Friedberg and Seltzer

Somehow the news that spoof-teurs Aaron Seltzer and Jason Friedberg are churning out yet another piece of their trademark low-hanging fruit with a Fast and Furious send-up called Superfast had so far eluded me, at least until THR posted a casting notice about the film’s newly-minted leads. Friedberg and Seltzer’s brand of parody doesn’t work for me (and never has), simply because their kind of amalgamation has never struck me as particularly smart or inspired. It’s dartboard filmmaking, scripts seemingly put together by way of a flying stick that determines when, where, and how various recent films get crammed into one “script.”

Parodies can work, and work well – see Hot Shots, Spaceballs, Robin Hood: Men in Tights, or MacGruber for proof positive of thatbut only if their enjoyment is not determined by how familiar you are with the films they are spoofing. Take a look at the features parodied in Seltzer and Friedberg’s Date Movie, which Wikipedia lists as including My Big Fat Greek Wedding, The Seven Year Itch, Bridget Jones’s Diary, Hitch, Meet the Parents, Meet the Fockers, Kill Bill, King Kong, The Lord of the Rings trilogy, When Harry Met Sally, Along Came Polly, and The Princess Diaries – this film was dated before it even hit the big screen (Along Came Polly? Really?). Basically, if a spoof isn’t funny on its own, it’s not funny.

Friedberg and Seltzer’s films are not funny. They are, however, profitable.

The duo are known for making cheap films – and “cheap” in every sense of the word – which is what keeps them bankable enough to keep churning out their specific brand of schlock. Friedberg and Seltzer have directed seven films together so far (including both the upcoming The Starving Games and Best Night Ever, which are classified as completed) and their career shows no signs of abating. Of those five released films – Date Movie, Epic Movie, Meet the Spartans, Disaster Movie, and Vampires Suck – none have surpassed a budget of $30m (and only Meet the Spartans actually did that, and is currently the lone break from the typical $20m budget) and only one of them (Disaster Movie) didn’t crack the $80m mark when it comes to worldwide box office receipts. They don’t cast big name “stars,” instead dotting their features with somewhat recognizable enough actors, bad cameos, and total unknowns. They utilize acceptable production value and don’t take too long to make their films. They don’t care that critics absolutely hate them.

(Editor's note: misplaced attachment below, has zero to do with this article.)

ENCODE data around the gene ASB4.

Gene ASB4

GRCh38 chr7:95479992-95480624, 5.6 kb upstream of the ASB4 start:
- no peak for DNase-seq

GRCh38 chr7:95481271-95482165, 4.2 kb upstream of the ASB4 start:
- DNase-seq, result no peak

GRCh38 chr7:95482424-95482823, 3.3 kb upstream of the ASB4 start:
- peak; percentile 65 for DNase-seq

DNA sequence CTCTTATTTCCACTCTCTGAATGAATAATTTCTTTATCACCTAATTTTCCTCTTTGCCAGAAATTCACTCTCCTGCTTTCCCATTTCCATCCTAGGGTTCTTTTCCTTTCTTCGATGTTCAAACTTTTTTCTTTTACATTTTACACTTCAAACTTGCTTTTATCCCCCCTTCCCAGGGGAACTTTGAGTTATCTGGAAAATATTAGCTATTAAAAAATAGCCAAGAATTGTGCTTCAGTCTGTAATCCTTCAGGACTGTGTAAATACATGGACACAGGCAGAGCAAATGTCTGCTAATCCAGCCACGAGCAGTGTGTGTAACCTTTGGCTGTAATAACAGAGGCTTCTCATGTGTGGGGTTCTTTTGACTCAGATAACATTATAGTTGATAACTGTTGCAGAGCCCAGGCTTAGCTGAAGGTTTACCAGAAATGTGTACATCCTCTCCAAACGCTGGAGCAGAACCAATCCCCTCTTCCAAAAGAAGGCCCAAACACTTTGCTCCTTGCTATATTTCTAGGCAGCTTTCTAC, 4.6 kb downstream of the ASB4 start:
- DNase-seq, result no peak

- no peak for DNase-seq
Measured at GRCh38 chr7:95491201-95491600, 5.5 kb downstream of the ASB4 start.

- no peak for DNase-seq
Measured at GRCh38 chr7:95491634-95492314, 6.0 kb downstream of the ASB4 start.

Friedberg and Seltzer also penned two other spoofs – Spy Hard and the first Scary Movie – before jumping into the director’s chair(s), and both of those films were also comparably massive hits (Spy Hard made nearly $100m worldwide, and Scary Movie earned a boggling $278m at the box office).

The films are cheap indeed, but they pay.

The pair’s next three films – their Hunger Games spoof (The Starving Games, naturally), a seeming send-up of Bridesmaids (Best Night Ever), and that inevitable Superfast (how has it taken this long to chew up a franchise that already has six films in release?) – won’t break with tradition. They’ll draw from far bigger and better features, they’ll be cheap, they’ll be “cheap,” they’ll be populated by unknowns, they’ll make their budget back with ease. And, better yet, you won’t have to see them if you don’t want to.

 

 

 

 


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